Much of the clothing debuted in the Spring 2014 collections of high-fashion designers are out of reach for us college students. However, it is important to take note of fashion week because high-end designers dictate many of these trends.
Two main concepts that are huge this spring are creating effortless yet chic looks. These concepts were perfectly utilized on the runway, as seen in the 2014 collections. Using similar silhouettes from the past few seasons -- sleek, contouring, and whimsical -- the best designers were able to capture art, intellect and playfulness and blend that into their handcrafted and thoughtful pieces for Spring 2014, according to Elle Magazine.
Looking at the bold colors and playful prints of Spring 2014, they’re fun and sexy, yet there is a take on minimalism and sport-inspired styles that impart a relaxed vibe for the spring. A rejuvenated awakening is what you might feel, especially when looking for wardrobe inspiration from the likes of Tom Ford and Vera Wang.
Yet, these luxe athletic pieces should still be worn with heels to maintain sophistication of the leather or silk materials used in creating basketball shorts or sweatshirts, according to the style.com “Spring 2014 Trend Report.” However, if they’re carefully paired with the right flats, the outfit can still work too if you are going for casual and chic.
Some of the more enjoyable pieces were curated by the likes of Chanel, using colorful brush stroke designs that seemed to be placed meticulously, but also effortlessly. In addition, the fit and silhouettes of this art-inspired garb reflected a new wave of femininity that was bold, powerful and simple. Other designers like Celine and Kenzo, focused on more of an abstract appeal, while Prada used graphic prints of political street muralists.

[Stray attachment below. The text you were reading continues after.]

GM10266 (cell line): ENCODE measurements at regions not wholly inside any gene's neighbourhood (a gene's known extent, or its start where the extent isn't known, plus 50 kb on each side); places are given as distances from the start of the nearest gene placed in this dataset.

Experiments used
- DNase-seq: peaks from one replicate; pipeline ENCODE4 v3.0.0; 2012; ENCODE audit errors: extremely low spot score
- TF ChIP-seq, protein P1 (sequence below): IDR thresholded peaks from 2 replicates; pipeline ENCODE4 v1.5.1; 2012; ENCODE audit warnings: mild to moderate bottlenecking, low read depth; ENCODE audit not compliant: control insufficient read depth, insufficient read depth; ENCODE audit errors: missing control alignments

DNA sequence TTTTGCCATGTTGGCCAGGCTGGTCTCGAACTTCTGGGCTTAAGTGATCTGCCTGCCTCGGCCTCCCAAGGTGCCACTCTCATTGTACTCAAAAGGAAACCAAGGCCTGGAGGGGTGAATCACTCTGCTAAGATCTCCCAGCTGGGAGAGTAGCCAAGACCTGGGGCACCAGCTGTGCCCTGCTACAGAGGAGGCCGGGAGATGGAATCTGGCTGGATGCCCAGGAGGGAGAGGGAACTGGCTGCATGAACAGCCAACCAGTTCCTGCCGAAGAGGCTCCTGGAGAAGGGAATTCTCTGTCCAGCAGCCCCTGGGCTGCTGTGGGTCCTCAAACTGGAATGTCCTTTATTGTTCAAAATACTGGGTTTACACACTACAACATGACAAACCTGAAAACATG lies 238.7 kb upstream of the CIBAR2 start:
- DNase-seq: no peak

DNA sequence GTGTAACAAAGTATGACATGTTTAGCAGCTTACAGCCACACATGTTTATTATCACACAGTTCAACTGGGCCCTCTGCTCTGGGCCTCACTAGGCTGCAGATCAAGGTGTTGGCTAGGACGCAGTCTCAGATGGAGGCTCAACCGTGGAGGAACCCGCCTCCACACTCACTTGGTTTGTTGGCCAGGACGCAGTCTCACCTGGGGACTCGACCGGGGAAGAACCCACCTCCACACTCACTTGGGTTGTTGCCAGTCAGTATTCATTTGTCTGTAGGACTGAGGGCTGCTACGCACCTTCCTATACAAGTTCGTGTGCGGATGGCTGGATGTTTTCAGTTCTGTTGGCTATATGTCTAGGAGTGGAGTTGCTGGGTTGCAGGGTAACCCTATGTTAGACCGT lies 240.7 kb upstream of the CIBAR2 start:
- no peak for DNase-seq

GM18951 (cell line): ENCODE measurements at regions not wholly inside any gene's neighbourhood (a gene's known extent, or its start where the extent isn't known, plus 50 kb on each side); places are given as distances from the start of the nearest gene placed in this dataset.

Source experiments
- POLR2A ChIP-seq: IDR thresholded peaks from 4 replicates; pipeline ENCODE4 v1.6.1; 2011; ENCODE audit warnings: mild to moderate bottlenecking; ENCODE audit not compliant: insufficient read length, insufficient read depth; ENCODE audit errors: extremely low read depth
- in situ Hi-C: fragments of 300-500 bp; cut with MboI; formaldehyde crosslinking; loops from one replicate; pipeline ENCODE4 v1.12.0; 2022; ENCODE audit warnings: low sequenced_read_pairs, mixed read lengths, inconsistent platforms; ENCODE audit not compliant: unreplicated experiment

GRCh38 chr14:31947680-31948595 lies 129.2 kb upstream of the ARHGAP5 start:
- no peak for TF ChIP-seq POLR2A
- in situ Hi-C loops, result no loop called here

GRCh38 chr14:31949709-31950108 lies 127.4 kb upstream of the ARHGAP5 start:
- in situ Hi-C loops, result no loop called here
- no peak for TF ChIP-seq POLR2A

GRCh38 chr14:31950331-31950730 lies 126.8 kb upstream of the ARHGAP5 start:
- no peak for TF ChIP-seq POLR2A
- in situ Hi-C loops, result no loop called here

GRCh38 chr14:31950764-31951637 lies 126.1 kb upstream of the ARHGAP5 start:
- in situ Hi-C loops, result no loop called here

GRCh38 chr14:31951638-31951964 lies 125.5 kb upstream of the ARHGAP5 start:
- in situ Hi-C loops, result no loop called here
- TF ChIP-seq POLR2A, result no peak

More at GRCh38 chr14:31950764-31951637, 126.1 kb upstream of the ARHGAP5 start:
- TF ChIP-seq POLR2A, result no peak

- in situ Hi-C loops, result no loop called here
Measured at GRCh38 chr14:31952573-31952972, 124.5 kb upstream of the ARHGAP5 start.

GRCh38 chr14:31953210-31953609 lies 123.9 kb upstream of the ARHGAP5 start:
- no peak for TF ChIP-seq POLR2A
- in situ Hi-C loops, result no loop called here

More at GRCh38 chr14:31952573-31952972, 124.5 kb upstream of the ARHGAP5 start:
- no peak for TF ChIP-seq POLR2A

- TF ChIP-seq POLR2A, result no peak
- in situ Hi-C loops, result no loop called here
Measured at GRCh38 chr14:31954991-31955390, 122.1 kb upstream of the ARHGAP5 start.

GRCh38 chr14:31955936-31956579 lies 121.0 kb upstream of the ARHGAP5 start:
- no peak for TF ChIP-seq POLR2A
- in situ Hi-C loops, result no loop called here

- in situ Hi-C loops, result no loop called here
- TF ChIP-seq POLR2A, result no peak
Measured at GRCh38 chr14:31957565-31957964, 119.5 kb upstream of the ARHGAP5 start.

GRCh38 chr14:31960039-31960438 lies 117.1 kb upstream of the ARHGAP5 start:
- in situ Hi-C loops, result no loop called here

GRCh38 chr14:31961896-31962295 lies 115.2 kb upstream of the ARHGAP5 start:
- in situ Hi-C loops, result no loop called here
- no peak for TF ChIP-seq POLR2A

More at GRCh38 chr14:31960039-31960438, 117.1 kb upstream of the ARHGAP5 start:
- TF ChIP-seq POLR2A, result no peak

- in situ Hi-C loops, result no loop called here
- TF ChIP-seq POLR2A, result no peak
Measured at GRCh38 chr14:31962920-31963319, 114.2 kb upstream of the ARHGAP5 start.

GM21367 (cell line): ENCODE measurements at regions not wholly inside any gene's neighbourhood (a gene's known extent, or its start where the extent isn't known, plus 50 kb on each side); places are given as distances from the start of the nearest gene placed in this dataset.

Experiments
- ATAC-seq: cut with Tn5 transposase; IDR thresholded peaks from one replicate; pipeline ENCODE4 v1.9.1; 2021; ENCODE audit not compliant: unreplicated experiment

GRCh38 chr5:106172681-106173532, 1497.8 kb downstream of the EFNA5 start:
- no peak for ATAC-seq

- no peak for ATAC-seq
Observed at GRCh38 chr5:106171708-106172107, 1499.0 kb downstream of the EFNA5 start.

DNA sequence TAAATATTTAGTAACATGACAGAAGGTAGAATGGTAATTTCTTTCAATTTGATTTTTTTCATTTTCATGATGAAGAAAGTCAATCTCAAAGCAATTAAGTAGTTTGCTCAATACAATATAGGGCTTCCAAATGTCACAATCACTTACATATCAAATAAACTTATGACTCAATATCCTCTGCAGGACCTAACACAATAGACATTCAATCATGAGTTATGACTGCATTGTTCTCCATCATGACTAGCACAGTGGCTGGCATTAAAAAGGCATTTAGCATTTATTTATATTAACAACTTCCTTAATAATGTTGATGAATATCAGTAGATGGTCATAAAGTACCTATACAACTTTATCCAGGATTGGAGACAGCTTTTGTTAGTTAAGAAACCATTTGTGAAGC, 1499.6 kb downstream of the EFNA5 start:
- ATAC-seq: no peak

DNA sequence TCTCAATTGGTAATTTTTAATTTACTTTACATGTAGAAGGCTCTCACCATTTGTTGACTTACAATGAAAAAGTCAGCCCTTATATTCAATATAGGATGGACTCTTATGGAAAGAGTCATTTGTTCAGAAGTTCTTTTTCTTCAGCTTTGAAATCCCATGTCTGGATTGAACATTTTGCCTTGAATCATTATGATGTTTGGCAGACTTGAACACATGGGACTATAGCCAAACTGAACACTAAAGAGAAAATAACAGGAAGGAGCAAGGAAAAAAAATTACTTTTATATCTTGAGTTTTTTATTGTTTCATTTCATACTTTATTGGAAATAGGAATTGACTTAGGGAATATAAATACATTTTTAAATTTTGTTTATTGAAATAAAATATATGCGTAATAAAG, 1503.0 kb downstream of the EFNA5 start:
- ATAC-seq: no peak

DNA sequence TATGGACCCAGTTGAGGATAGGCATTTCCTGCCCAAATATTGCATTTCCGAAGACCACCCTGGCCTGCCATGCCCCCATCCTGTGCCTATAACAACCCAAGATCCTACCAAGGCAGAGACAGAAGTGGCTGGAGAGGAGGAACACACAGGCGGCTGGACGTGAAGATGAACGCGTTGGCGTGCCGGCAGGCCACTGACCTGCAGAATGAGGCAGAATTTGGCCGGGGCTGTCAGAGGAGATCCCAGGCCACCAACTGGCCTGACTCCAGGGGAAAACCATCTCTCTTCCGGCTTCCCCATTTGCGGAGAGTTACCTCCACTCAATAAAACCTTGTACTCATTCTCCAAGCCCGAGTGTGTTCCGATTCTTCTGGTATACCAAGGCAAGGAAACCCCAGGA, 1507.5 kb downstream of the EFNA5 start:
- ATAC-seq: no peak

Other trends on the runway for spring are metallic wearables for daytime, such as a silky metallic maxi skirt by Altuzarra or a gold metallic shift dress from Diane von Furstenberg. Tribal prints were also reinvented this season; designers indulged in cultures across Asia, the Americas, Europe and Africa, which set the tone for spring.
These were evident from Donna Karen’s layered chiffon maxi dress that perfectly infused African-like browns and oranges, to the pagan princesses of Valentino, as noted by style.com.
The last trend of the bunch was business-casual looks that transcended the original button up by using more fashionable lengths with color blocking and low-cuts. Alexander Wang, who most famously invented the street-wear pajama set, was among this collection -- a collection that is worth looking into as a college student.
The menswear collection set a dark and almost sinister tone for spring, using dark colors like deep burgundies and dark blues for the base of the color palette. Designers like Dries Van Noten and Saint Laurent infused floral prints that were more glowering than usually expected for spring. Typical high-power suits have taken a vacation, using softer lines and looser fittings, almost seeming like a ‘90s take on suits. Giorgio Armani and Valentino definitely give that “too cool for school” vibe with their suits.
Also seen on the runway for the men was a fifties take on casual wear, with high-waist pants and relaxed collars on loose button-up shirts, but modernizing the look with brush stroke prints.
Probably the most coveted themes for menswear this season are the sporty trends that we have seen in the collections for their female counterparts. From Givenchy’s use of bold prints on windbreakers to bold colors on loosely fitted pants, this collection is all about being casual and fun.
For the edgier and more fashionable man, cynical romanticism was a key element in some collections, like metallic burgundy blazer by Roberto Cavalli.
Lastly, other trends included blue on blue outfits, like Louis Vuitton’s gangster inspired paisley button-up and colorful baggy Bermuda shorts, fitter at the waist.
Now that spring is approaching, don’t be afraid to step out of your comfort by exploring in some of the refreshing trends for this season.
Expect contemporary brands to be carrying these trends from the runway in a more affordable capacity.